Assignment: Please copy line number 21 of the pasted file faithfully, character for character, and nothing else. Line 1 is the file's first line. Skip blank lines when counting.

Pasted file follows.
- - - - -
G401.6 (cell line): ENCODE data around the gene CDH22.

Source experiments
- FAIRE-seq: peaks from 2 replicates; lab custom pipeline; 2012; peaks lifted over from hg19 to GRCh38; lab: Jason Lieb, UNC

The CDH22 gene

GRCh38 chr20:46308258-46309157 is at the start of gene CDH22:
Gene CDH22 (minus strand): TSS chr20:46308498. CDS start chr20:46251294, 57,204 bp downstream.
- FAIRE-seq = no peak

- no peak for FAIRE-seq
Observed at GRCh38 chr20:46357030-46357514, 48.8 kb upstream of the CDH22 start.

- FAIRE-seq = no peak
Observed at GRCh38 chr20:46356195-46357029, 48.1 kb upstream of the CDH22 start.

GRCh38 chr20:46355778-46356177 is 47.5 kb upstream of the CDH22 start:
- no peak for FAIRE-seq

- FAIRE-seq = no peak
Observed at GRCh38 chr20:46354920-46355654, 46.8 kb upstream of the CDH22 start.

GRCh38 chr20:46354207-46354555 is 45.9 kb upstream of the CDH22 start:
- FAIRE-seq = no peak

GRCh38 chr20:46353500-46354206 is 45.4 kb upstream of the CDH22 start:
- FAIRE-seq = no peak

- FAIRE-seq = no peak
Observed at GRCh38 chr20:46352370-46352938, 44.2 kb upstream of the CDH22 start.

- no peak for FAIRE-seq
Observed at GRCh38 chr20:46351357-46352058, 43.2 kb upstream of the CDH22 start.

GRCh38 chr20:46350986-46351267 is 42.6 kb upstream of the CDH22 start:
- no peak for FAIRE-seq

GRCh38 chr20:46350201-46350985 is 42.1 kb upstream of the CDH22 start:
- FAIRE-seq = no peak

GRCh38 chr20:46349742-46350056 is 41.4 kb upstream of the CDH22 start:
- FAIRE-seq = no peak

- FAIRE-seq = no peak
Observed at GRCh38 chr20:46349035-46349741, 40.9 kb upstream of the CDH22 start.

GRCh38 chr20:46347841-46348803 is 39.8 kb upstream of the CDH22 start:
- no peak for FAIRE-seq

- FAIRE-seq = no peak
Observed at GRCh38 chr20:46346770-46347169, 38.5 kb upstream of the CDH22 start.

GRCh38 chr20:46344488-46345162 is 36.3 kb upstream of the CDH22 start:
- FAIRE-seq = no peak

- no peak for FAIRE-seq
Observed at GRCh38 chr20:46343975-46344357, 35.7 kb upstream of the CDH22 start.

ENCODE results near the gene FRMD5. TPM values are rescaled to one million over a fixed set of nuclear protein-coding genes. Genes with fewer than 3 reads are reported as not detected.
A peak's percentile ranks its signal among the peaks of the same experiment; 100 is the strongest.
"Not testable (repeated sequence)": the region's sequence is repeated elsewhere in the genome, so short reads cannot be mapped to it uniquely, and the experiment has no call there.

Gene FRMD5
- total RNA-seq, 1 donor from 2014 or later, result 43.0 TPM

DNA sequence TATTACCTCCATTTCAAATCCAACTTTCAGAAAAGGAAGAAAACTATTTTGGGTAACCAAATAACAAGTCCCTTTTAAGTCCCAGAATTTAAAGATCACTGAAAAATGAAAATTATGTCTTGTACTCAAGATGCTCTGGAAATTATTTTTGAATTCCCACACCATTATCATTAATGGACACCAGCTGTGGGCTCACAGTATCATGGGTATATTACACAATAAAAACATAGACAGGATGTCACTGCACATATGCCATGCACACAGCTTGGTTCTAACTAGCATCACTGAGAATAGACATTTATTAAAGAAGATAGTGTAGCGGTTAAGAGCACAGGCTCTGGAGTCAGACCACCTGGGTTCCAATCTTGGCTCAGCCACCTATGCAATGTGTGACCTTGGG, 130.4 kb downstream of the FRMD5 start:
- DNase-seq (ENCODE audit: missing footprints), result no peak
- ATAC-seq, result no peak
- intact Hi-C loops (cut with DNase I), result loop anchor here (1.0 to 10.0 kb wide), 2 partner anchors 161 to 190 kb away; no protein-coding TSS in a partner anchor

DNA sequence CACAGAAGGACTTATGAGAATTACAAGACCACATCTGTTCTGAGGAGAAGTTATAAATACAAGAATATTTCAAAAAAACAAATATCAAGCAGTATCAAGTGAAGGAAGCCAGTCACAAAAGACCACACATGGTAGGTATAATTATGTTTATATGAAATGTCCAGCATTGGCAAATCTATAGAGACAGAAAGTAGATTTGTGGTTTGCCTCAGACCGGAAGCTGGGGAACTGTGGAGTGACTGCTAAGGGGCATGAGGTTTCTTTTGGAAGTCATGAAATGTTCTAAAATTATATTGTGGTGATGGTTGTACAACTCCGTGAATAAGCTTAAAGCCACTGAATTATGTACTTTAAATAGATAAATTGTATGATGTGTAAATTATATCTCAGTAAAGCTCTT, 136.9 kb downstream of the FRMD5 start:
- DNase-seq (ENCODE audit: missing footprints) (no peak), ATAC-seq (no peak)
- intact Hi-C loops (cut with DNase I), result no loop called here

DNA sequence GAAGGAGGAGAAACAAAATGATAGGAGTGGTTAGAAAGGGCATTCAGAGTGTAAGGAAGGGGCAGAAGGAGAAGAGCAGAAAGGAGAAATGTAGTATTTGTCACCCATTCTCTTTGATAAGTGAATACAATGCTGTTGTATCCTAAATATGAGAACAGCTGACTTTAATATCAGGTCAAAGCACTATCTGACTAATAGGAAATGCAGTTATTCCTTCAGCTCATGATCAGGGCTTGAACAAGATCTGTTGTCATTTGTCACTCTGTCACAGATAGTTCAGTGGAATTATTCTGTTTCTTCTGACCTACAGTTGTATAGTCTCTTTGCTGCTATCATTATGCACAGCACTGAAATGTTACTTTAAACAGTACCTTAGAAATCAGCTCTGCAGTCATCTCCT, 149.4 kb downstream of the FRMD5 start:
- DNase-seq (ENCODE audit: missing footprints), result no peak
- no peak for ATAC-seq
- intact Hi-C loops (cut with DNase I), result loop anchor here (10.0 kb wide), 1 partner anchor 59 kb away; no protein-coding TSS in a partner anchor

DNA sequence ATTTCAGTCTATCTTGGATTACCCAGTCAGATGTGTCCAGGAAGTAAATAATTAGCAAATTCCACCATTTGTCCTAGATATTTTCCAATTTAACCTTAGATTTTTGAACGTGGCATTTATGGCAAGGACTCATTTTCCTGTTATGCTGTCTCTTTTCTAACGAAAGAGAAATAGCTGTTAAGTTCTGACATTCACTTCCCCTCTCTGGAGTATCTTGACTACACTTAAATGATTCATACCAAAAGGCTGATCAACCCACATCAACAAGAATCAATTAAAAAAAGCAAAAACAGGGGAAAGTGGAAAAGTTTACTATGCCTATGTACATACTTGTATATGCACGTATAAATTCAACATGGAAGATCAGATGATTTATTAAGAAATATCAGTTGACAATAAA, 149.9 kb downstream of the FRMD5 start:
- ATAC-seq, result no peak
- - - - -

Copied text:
Observed at GRCh38 chr20:46352370-46352938, 44.2 kb upstream of the CDH22 start.